Meet the new US politico-economic crisis, same as the old US politico-economic crisis. The country didn't throw itself off the fiscal cliff, it "suspended" the debt ceiling (though that's going to come back to haunt it at the end of March), and now it's facing the "sequester".
These are the automatic spending cuts agreed in the last debt ceiling fight, in the summer of 2011, and repeatedly postponed until now. They total $1.2trn, and are currently set to come into force in March. The cuts will hit the primarily hit defence budget, domestic programs, and federal funding to states. A chart from Pew highlights how much the states' budgets will be reduced, with multiple programs, including education, being cut by 100%:
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Pew adds (pdf):
Because most states are not permitted to run a deficit, states either would have to replace the loss in federal revenues with state funds or implement budget cuts.
For a preview of the effect of the sequester, take a look at the last quarter of US growth. A quirk of defence budgets meant that military spending fell by 22 per cent, as the typically periodic spending combined with the shrinking US involvement in overseas operations to reduce expenditures by over $40bn. That nearly single-handedly resulted in a contraction as opposed to the 1.1 per cent growth predicted.
(It's worth noting that that's not necessarily a bad thing, of course. If you think the military-industrial complex has a pernicious effect on American life, then it's worth shrinking its influence, even if that's at the cost of a temporary blow to GDP)
The Congressional Budget Office — America's version of our ONS — has a set of forecasts which takes into account the effect of the sequester, and it's not pretty:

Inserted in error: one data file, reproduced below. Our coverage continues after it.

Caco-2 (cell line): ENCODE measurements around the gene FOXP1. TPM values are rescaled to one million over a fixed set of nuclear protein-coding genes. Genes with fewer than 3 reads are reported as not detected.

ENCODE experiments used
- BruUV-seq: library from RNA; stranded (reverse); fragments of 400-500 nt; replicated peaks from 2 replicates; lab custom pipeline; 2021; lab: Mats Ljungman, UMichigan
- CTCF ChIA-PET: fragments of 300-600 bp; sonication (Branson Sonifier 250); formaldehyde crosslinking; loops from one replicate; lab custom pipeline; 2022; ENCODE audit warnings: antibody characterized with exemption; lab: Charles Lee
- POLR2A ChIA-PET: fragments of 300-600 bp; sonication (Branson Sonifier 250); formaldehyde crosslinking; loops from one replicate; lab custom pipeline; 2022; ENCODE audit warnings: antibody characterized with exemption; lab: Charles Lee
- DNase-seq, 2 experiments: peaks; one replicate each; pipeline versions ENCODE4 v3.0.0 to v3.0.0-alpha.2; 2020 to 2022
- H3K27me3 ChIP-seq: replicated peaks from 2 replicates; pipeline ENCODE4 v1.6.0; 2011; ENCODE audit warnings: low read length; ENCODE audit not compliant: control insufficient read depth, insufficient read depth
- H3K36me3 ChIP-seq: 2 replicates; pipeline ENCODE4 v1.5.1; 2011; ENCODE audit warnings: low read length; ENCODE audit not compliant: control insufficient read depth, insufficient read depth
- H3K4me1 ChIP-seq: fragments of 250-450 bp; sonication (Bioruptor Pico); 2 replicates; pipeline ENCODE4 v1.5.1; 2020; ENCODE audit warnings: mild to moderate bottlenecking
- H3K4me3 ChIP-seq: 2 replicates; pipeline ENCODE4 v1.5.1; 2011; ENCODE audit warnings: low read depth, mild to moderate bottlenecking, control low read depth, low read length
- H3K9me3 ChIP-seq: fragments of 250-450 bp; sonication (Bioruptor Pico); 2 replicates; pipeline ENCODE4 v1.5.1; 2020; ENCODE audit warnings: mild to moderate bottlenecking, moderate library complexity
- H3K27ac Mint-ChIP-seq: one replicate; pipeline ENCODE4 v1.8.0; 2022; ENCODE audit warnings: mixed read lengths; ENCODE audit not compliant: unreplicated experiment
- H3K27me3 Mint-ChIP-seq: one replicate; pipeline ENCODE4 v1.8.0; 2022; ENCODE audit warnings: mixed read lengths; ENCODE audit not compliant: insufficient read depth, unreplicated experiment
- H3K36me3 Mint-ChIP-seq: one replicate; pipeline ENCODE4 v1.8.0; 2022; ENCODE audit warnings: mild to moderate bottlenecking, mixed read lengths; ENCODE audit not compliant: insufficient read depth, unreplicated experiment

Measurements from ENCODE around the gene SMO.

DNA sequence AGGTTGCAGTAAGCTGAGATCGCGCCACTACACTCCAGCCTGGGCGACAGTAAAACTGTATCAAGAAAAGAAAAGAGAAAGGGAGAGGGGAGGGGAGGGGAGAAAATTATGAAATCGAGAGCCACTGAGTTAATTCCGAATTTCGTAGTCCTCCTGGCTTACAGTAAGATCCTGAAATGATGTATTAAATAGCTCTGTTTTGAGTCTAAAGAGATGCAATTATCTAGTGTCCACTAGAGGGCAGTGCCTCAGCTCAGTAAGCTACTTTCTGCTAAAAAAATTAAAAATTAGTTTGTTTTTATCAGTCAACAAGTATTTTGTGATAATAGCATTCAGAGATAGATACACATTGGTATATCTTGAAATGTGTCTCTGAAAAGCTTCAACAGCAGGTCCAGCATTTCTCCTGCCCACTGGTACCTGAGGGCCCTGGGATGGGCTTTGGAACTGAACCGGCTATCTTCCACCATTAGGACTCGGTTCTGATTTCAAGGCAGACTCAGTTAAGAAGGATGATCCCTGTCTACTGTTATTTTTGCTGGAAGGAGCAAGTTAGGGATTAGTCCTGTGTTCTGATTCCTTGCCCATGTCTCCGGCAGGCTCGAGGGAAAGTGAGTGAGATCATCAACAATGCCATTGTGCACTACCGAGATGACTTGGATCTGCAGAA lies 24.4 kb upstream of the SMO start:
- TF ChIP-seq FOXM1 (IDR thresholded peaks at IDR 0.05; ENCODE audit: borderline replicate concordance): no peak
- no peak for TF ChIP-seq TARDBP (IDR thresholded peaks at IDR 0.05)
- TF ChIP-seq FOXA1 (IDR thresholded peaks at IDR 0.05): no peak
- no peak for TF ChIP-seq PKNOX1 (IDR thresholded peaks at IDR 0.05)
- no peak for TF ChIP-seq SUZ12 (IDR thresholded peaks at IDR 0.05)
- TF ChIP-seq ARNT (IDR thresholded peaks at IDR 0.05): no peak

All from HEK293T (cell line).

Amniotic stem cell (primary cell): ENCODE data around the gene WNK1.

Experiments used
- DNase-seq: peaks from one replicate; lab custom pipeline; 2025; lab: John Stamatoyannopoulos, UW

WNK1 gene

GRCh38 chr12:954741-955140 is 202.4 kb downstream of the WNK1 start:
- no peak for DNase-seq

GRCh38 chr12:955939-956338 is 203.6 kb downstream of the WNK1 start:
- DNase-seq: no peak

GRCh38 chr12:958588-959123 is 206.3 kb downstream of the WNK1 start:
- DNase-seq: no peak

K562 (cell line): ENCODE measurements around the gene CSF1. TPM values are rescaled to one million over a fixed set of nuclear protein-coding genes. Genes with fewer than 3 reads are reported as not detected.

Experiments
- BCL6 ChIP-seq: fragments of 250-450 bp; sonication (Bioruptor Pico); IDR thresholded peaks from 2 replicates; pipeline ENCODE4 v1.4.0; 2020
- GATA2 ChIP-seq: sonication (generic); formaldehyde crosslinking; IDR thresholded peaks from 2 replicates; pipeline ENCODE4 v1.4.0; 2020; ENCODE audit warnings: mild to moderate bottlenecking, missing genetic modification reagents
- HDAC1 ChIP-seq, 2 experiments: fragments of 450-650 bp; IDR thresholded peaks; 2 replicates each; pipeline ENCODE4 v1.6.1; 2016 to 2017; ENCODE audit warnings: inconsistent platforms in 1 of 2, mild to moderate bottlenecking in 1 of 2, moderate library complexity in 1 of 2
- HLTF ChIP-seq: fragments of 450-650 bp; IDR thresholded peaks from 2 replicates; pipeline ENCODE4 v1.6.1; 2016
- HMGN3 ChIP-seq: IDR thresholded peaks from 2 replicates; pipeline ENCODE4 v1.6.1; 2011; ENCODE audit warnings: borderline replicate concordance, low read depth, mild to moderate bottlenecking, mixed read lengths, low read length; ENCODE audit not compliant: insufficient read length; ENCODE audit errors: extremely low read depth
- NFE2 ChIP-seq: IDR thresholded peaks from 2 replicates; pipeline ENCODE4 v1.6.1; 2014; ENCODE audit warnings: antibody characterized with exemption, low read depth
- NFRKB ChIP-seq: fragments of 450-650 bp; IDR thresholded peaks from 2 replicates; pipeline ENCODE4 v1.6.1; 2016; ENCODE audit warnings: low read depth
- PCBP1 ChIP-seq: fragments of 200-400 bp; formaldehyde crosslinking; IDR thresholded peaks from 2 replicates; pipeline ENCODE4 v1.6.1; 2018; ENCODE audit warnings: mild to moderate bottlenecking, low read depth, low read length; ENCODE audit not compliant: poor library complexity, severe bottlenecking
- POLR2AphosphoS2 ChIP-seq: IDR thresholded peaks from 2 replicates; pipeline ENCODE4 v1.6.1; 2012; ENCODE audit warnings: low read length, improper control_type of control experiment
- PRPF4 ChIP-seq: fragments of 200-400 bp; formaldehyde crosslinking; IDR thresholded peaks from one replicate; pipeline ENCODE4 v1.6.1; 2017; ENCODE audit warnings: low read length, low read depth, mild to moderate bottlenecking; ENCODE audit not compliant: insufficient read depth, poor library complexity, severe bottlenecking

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The Atlantic's Jordan Weissmann explains:
Remember how nobody wanted the Bush tax cuts to expire, but CBO had to assume the expiration because it was in the law? Well, nobody wants to gouge the defense budget and domestic programs this year, but because the CBO isn't assume that Congress will revise the cuts. So these figures assume the country swallows that massive dose of austerity in the spring.
And as it turns out, even in that nightmare scenario, the CBO doesn't see the economy getting much worse than it is today. The sequestration cuts wouldn't plunge us into a new depression just prolong the one we've been in.
These four charts essentially capture what the CBO sees ahead for us should the sequester snap into effect. Real gross domestic product growth would fall to about 1.4 percent his year, from 1.9 last year. But then it would bounce back to 3.4 percent in 2014. Likewise, unemployment would edge back up to around 8 percent this year before resuming its decline. At that point we would still be years away from from seeing even 6 percent unemployment.
The effect of the sequester on the US deficit and debt-to-GDP ratio is, at least, positive. For the first time in recent history, the 2013 deficit is officially predicted to be under a trillion dollars, and the debt-to-GDP ratio is likely to sit comfortably at 80 per cent for the foreseeable future. But really, the deficit isn't what matters — it's growth. And if the sequester comes in, US GDP isn't expected to return to pre-crisis trend levels until 2017.
Some of these cuts will still come in. Even the Democrats want to "tackle the deficit" to a certain extent, and much of the negotiation will be around where the cuts should come from, rather than whether they should happen at all. But hopefully it won't be quite as damaging as it could be.